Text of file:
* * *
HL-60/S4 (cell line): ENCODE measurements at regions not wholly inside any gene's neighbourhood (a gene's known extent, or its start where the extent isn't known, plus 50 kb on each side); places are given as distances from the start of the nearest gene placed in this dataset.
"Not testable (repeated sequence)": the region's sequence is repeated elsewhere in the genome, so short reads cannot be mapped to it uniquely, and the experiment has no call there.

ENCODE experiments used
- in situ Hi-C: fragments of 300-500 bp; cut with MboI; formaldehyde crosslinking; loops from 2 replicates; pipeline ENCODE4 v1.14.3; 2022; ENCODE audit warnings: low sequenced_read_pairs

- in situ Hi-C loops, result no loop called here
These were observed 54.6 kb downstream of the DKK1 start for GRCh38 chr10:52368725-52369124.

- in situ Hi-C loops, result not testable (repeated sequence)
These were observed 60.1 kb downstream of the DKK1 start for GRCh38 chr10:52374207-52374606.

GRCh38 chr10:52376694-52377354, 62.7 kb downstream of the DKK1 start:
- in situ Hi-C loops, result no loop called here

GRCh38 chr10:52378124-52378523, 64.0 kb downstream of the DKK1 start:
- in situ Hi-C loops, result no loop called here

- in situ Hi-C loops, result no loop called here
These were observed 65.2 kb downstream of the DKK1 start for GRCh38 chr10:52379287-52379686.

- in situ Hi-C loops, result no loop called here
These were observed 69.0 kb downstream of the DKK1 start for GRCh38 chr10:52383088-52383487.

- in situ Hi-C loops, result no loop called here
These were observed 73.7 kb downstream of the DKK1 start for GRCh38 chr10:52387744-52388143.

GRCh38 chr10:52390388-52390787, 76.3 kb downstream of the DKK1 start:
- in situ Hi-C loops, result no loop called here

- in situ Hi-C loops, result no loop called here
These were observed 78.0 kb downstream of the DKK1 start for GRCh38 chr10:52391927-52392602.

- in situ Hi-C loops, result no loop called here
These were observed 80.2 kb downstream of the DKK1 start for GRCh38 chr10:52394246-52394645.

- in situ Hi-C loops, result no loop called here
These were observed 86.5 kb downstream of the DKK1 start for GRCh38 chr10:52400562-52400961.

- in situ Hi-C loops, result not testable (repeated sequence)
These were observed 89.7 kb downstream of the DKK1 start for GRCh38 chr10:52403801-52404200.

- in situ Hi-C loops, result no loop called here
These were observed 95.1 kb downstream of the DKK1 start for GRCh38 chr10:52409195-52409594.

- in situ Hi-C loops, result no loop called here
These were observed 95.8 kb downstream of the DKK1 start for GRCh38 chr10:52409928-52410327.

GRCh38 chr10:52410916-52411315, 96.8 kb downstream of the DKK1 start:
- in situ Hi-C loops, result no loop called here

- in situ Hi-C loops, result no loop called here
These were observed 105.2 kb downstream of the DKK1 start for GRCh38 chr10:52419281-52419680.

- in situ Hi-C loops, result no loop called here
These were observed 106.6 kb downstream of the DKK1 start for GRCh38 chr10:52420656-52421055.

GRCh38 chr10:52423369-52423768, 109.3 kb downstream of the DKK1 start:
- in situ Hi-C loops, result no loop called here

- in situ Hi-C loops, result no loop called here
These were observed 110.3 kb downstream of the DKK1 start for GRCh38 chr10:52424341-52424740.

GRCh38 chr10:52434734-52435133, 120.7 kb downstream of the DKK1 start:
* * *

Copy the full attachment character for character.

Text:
HL-60/S4 (cell line): ENCODE measurements at regions not wholly inside any gene's neighbourhood (a gene's known extent, or its start where the extent isn't known, plus 50 kb on each side); places are given as distances from the start of the nearest gene placed in this dataset.
"Not testable (repeated sequence)": the region's sequence is repeated elsewhere in the genome, so short reads cannot be mapped to it uniquely, and the experiment has no call there.

ENCODE experiments used
- in situ Hi-C: fragments of 300-500 bp; cut with MboI; formaldehyde crosslinking; loops from 2 replicates; pipeline ENCODE4 v1.14.3; 2022; ENCODE audit warnings: low sequenced_read_pairs

- in situ Hi-C loops, result no loop called here
These were observed 54.6 kb downstream of the DKK1 start for GRCh38 chr10:52368725-52369124.

- in situ Hi-C loops, result not testable (repeated sequence)
These were observed 60.1 kb downstream of the DKK1 start for GRCh38 chr10:52374207-52374606.

GRCh38 chr10:52376694-52377354, 62.7 kb downstream of the DKK1 start:
- in situ Hi-C loops, result no loop called here

GRCh38 chr10:52378124-52378523, 64.0 kb downstream of the DKK1 start:
- in situ Hi-C loops, result no loop called here

- in situ Hi-C loops, result no loop called here
These were observed 65.2 kb downstream of the DKK1 start for GRCh38 chr10:52379287-52379686.

- in situ Hi-C loops, result no loop called here
These were observed 69.0 kb downstream of the DKK1 start for GRCh38 chr10:52383088-52383487.

- in situ Hi-C loops, result no loop called here
These were observed 73.7 kb downstream of the DKK1 start for GRCh38 chr10:52387744-52388143.

GRCh38 chr10:52390388-52390787, 76.3 kb downstream of the DKK1 start:
- in situ Hi-C loops, result no loop called here

- in situ Hi-C loops, result no loop called here
These were observed 78.0 kb downstream of the DKK1 start for GRCh38 chr10:52391927-52392602.

- in situ Hi-C loops, result no loop called here
These were observed 80.2 kb downstream of the DKK1 start for GRCh38 chr10:52394246-52394645.

- in situ Hi-C loops, result no loop called here
These were observed 86.5 kb downstream of the DKK1 start for GRCh38 chr10:52400562-52400961.

- in situ Hi-C loops, result not testable (repeated sequence)
These were observed 89.7 kb downstream of the DKK1 start for GRCh38 chr10:52403801-52404200.

- in situ Hi-C loops, result no loop called here
These were observed 95.1 kb downstream of the DKK1 start for GRCh38 chr10:52409195-52409594.

- in situ Hi-C loops, result no loop called here
These were observed 95.8 kb downstream of the DKK1 start for GRCh38 chr10:52409928-52410327.

GRCh38 chr10:52410916-52411315, 96.8 kb downstream of the DKK1 start:
- in situ Hi-C loops, result no loop called here

- in situ Hi-C loops, result no loop called here
These were observed 105.2 kb downstream of the DKK1 start for GRCh38 chr10:52419281-52419680.

- in situ Hi-C loops, result no loop called here
These were observed 106.6 kb downstream of the DKK1 start for GRCh38 chr10:52420656-52421055.

GRCh38 chr10:52423369-52423768, 109.3 kb downstream of the DKK1 start:
- in situ Hi-C loops, result no loop called here

- in situ Hi-C loops, result no loop called here
These were observed 110.3 kb downstream of the DKK1 start for GRCh38 chr10:52424341-52424740.

GRCh38 chr10:52434734-52435133, 120.7 kb downstream of the DKK1 start: